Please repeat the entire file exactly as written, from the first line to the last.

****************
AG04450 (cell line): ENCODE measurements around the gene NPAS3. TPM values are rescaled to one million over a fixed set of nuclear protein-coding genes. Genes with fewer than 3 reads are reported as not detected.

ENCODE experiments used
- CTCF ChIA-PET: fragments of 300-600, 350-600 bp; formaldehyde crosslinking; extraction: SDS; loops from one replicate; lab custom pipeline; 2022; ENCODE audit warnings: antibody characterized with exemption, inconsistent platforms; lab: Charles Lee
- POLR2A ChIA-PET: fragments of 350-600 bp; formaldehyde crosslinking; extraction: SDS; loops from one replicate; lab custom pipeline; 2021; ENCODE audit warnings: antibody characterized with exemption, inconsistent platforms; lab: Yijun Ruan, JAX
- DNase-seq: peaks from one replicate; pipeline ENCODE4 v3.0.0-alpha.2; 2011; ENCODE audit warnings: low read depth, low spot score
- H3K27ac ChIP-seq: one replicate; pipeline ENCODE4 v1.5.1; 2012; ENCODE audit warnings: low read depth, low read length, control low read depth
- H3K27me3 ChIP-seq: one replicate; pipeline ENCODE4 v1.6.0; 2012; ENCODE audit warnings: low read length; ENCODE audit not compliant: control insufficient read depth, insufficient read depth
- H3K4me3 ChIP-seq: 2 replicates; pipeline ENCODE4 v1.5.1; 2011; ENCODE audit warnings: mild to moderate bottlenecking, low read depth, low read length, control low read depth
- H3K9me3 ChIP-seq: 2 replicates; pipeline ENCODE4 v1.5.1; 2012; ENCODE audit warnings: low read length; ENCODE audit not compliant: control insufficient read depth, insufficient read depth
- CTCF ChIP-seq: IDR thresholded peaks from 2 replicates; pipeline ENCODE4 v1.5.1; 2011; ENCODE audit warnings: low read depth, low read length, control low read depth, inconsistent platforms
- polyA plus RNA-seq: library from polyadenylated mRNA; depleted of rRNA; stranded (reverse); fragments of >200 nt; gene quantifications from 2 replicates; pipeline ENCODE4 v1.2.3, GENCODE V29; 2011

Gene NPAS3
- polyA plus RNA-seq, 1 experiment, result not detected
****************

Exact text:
AG04450 (cell line): ENCODE measurements around the gene NPAS3. TPM values are rescaled to one million over a fixed set of nuclear protein-coding genes. Genes with fewer than 3 reads are reported as not detected.

ENCODE experiments used
- CTCF ChIA-PET: fragments of 300-600, 350-600 bp; formaldehyde crosslinking; extraction: SDS; loops from one replicate; lab custom pipeline; 2022; ENCODE audit warnings: antibody characterized with exemption, inconsistent platforms; lab: Charles Lee
- POLR2A ChIA-PET: fragments of 350-600 bp; formaldehyde crosslinking; extraction: SDS; loops from one replicate; lab custom pipeline; 2021; ENCODE audit warnings: antibody characterized with exemption, inconsistent platforms; lab: Yijun Ruan, JAX
- DNase-seq: peaks from one replicate; pipeline ENCODE4 v3.0.0-alpha.2; 2011; ENCODE audit warnings: low read depth, low spot score
- H3K27ac ChIP-seq: one replicate; pipeline ENCODE4 v1.5.1; 2012; ENCODE audit warnings: low read depth, low read length, control low read depth
- H3K27me3 ChIP-seq: one replicate; pipeline ENCODE4 v1.6.0; 2012; ENCODE audit warnings: low read length; ENCODE audit not compliant: control insufficient read depth, insufficient read depth
- H3K4me3 ChIP-seq: 2 replicates; pipeline ENCODE4 v1.5.1; 2011; ENCODE audit warnings: mild to moderate bottlenecking, low read depth, low read length, control low read depth
- H3K9me3 ChIP-seq: 2 replicates; pipeline ENCODE4 v1.5.1; 2012; ENCODE audit warnings: low read length; ENCODE audit not compliant: control insufficient read depth, insufficient read depth
- CTCF ChIP-seq: IDR thresholded peaks from 2 replicates; pipeline ENCODE4 v1.5.1; 2011; ENCODE audit warnings: low read depth, low read length, control low read depth, inconsistent platforms
- polyA plus RNA-seq: library from polyadenylated mRNA; depleted of rRNA; stranded (reverse); fragments of >200 nt; gene quantifications from 2 replicates; pipeline ENCODE4 v1.2.3, GENCODE V29; 2011

Gene NPAS3
- polyA plus RNA-seq, 1 experiment, result not detected